A Graduation Lexicon

Congraduations may be cute, but it's not a real word. Here are fifteen real words often seen and heard in the days before and after a graduation ceremony, hidden under mortarboards and robes.

For the full article, check out The Valedictory Lingo of Graduation
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Activities for this list:

definitions & notes only words
  1. commencement
    an academic exercise in which diplomas are conferred
    Before college seniors toss their caps in the air at graduation, they're often counseled about the future through the time-honored tradition of commencement speeches.Time (Jun 9, 2017)
    When something commences, it begins. The sense of graduation as a new beginning is why a graduation ceremony is also known as commencement. You don’t hear variations of commence much outside of schools, but if you wanted to sound very official (and maybe a little pompous) you could start a meal or game of Pictionary by saying, “Let us commence!”
  2. ceremony
    a formal event performed on a special occasion
    The graduation ceremony is scheduled to begin 10 a.m.Los Angeles Times (Jun 12, 2017)
    Graduation isn’t just about finishing high school: it’s all about the ceremony, which is a type of ritual involving specific traditions. Graduates have to wear a tent-like robe, put on a strange cap (called a mortarboard), and receive their diploma from the principal in front of the whole school. The graduation is a theatrical event meant to celebrate this major event in your life.
  3. relative
    a person connected by blood or marriage
    More than 50 relatives, friends and co-workers are expected to attend Monday’s ceremony.Washington Times (Jun 11, 2017)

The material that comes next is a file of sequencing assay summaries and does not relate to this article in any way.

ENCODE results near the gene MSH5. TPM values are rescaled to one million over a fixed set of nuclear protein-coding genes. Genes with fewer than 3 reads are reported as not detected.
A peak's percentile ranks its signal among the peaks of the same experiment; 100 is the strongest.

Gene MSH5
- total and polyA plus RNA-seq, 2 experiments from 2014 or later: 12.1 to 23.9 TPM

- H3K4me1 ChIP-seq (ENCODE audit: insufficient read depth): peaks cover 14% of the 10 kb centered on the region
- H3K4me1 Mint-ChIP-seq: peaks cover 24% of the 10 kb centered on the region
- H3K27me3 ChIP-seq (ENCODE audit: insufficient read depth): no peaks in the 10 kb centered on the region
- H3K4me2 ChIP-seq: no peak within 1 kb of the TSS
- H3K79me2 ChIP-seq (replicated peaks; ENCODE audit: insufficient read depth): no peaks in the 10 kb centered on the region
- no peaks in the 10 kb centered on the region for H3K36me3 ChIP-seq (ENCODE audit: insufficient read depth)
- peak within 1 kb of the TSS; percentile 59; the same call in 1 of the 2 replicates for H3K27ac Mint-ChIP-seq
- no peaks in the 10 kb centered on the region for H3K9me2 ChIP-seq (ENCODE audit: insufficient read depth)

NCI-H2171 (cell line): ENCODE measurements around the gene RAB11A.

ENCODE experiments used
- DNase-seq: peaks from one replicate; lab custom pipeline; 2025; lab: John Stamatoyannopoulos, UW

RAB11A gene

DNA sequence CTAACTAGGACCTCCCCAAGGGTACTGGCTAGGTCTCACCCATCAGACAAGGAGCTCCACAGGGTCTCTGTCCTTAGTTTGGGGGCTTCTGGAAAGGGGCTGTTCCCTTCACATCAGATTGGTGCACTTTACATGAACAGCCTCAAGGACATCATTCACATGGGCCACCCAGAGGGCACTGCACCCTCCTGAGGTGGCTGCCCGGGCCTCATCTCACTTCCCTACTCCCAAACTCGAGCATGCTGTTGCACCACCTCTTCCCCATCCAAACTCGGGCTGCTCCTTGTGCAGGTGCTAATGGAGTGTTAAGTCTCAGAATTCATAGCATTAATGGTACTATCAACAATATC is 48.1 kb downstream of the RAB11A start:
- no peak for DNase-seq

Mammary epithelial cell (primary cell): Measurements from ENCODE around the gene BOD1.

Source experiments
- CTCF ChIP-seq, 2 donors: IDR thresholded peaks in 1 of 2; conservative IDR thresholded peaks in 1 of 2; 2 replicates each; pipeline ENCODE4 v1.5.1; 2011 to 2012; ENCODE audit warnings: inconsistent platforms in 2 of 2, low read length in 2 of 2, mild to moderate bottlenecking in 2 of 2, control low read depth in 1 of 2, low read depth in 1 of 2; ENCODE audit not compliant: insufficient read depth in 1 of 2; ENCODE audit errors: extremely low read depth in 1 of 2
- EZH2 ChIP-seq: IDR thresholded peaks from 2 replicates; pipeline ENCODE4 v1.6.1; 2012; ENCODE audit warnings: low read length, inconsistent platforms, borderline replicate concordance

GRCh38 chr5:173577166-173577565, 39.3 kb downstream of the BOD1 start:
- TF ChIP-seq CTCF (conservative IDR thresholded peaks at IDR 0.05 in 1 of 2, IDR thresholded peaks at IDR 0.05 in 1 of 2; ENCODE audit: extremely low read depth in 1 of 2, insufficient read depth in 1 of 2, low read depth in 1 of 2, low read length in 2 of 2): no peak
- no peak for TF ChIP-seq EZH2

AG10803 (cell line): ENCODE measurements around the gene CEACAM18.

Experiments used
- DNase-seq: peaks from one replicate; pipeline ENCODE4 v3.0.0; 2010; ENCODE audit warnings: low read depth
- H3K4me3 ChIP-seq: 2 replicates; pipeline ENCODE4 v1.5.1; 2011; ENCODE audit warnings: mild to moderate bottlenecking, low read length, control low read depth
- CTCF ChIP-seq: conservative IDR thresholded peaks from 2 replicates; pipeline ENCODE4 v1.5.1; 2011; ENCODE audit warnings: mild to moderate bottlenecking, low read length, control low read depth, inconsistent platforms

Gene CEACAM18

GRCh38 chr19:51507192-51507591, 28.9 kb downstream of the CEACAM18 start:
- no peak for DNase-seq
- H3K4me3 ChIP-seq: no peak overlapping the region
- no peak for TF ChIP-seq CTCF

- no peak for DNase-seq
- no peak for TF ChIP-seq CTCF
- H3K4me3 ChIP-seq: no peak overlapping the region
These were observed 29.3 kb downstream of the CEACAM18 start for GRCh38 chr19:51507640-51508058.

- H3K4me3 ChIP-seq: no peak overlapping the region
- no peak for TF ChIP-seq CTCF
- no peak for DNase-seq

When you graduate from high school, it’s a great accomplishment, and your family is going to want to celebrate. That means you might have all sorts of relatives show up. Relative is, pardon the expression, a relatively broad term, covering everyone from parents and siblings to fifth cousins, great-aunts, and great-great-grandmothers. If someone is part of your family, they’re a relative — even if they’re not related by blood.
  4. attendance
    the frequency with which a person is present
    There’s mandatory kindergarten in several states, while Pennsylvania and Washington don’t require attendance until age 8.Seattle Times (Jun 5, 2017)
    Some people are a little shy about big ceremonies, so they don’t attend graduation, meaning they don’t show up. Fortunately, attendance is a lot more important before graduation than during. There’s an old cliché that has some truth to it: Half of life is just showing up. That’s what teachers generally think when it comes to attendance: being present for something, in that case, class. If you don’t attend most of your classes, you won't even have the option of attending graduation.
  5. honor
    a tangible symbol signifying approval or distinction
    After graduating with honors from Michigan State University’s James Madison College, Robb wrote a biography about his famous father.Washington Times (Jun 11, 2017)
    In high school, students who make really good grades end up on the honor roll, which can lead to graduating with honors. Very good students might also get the chance to take honors classes: smaller, special classes designed for students who are a little more talented and/or motivated than average. There are also honors classes in college, and getting into any such class is an honor: in other words, a distinction and privilege.
  6. valedictorian
    the student with the best grades
    They whooped and cheered for the 19-year-old, who GWU said in a news release is expected to be his class valedictorian.Washington Post (Mar 22, 2017)